Our other option is continuing to worship money.  Continue to risk nuclear war.  Martin Hellman, a senior nuclear risk analyst for the Federation of American Scientists (FAS), wrote, “Continuing possession of nuclear weapons makes nuclear war inevitable.” [2]

Nuclear war will result in death by heat, blast, firestorm, and/or radiation, of roughly one-hundred-million people.  But the smoke from a thousand burning cities will rise into the stratosphere, where it will block much of our sunlight, for a decade or so.  Temperatures will drop near winter levels.  Crops will not mature during this endless ‘nuclear winter.’  This ‘nuclear famine’ will kill five or six billion.  99% of Americans will not survive. [3]

Our economy will collapse – no food, no running water, no fuel, little electricity, no jobs, no paper money, no medicine, very few doctors and nurses, little internet, lots of misinformation, farming by oxen, travel by foot, a few horses, few if any charging stations, but possibly wood-burning automobiles [4] or trains.  Daniel Ellsberg estimated that it will take 1,000 years to rebuild civilization.

I believe God is still trying to rescue us from our violence.  If many of us cooperate, God has a possible chance of working through us.  But if many refuse to try, God may have no choice but to let us destroy ourselves, again.  When the Biblical Flood came, all God could do was send Noah.  (Was that an early case of global warning and warming? 😊)

But that is not the end of humanity.  The Christian Prophet also said, “Blessed are the meek, for they shall inherit the earth.”  The arrogant apparently miscalculate the risks of war.  Perhaps we will finally learn to live in beloved community, where everyone shares everything and takes care of everyone else.  That will be the Prophet’s heaven on earth.  All it requires is meekness, humility, gentleness, what we now call ‘nonviolence.’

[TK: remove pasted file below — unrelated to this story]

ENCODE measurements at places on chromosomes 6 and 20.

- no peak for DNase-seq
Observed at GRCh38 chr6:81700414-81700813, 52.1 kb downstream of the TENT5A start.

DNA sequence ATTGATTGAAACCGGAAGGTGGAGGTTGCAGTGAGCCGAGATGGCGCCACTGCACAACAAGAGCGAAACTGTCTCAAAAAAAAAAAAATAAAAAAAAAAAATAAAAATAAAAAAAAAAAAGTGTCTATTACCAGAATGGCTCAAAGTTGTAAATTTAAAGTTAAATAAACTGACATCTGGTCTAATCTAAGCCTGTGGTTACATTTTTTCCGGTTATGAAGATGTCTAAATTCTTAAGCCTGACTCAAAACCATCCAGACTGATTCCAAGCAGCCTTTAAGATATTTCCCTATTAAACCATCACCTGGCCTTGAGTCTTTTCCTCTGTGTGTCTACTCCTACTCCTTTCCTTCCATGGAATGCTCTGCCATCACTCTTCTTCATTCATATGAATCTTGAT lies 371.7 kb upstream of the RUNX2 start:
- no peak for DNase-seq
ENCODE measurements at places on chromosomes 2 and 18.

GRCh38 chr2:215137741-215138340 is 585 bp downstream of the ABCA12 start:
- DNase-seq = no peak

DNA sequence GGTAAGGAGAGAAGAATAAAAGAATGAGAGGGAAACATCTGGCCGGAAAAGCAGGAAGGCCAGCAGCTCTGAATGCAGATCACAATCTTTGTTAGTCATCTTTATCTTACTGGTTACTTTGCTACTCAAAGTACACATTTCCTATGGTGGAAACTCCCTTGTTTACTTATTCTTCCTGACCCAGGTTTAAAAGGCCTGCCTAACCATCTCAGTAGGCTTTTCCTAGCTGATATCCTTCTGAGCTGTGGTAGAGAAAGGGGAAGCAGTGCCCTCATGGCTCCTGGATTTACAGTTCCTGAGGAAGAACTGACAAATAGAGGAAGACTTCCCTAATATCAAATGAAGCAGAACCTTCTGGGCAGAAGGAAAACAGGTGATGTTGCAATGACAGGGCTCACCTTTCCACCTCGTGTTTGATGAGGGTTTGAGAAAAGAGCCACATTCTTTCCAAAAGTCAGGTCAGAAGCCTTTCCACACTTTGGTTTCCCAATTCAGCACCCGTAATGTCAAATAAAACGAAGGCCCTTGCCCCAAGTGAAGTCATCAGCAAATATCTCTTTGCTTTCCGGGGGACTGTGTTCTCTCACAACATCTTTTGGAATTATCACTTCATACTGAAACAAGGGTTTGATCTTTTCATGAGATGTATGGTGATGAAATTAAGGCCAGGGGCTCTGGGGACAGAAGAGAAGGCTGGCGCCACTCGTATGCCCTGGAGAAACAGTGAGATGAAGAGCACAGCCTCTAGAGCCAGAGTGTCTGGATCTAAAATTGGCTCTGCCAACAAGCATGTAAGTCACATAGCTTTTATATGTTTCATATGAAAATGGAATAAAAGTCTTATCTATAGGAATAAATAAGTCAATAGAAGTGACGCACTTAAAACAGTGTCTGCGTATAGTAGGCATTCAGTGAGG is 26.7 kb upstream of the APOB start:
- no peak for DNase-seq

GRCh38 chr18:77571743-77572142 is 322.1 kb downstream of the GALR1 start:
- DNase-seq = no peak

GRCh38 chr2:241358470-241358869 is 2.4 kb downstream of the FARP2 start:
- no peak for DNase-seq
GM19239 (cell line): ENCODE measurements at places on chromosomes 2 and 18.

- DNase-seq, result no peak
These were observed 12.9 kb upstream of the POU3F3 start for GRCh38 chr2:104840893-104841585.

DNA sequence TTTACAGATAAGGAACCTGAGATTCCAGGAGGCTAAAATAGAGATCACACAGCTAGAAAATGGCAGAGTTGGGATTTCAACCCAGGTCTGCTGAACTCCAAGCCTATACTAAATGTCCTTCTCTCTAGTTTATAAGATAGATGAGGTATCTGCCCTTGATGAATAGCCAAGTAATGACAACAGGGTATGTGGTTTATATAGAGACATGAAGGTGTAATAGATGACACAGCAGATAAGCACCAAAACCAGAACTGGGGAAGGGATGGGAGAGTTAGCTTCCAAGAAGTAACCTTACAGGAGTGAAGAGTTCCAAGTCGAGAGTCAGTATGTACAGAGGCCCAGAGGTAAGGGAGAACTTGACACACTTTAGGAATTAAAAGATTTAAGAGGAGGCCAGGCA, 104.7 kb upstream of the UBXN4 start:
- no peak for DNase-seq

When I started this paper, I did not intend to write about our prophets.  But on September 11, 2001, the first thing my world-class Gandhian mentor [Michael Nagler of the Metta Center] said about the attack was, “There is a laboratory to learn nonviolence.  It is our meditation class.”  I meditate each morning on the words of Moses, and Buddha, and Jesus, and Mohammed, and Francis.

I have now begun to realize that what we face is more than a political crisis.  It is a spiritual crisis. America has lost much of its spiritual values, of truth and love, selflessness and redemption, humility and mercy, community and sharing.

The night before his assassination, Martin Luther King said, “The choice before us is no longer violence or nonviolence.  It's nonviolence or non-existence.

"Which is your choice?"

 [1] “The Doomsday Machine: Confessions of a Nuclear War Planner,” pp 319-322

[2] “Rethinking National Security,” Federation of American Scientists, 2019 May

[3] “Nuclear Famine,” International Physicians for the Prevention of Nuclear War, 2022 Aug 15, page 15

[4] In 1965 my Thai villagers told me that the first cars that ventured into their remote villages in 1945 were wood-burning.  There were no gas stations.

I met Lorin Peters through our mutual affiliation with the Metta Center for Nonviolence. Lorin graduated from UC Berkeley in physics, 1965.  He spent the next four years with the Peace Corps building a water treatment plant in rural Thailand.  He received a death threat, but was given a dream of a nonviolent response.


He taught physics at Bishop O'Dowd HS 1971 – 2001, where he was asked during Vietnam to create and teach alternatives to war and violence, 1972-2007.


He spent seven summers with Christian Peacemaker Teams in Palestine, and taught Gandhian nonviolence in the mostly Muslim International Institute of Peace Studies outside Bangkok for seven winters.


Since 2019, he spends two afternoons a week outside local Rapid Transit stations engaging passengers with questions about nuclear weapons, empire and alternatives.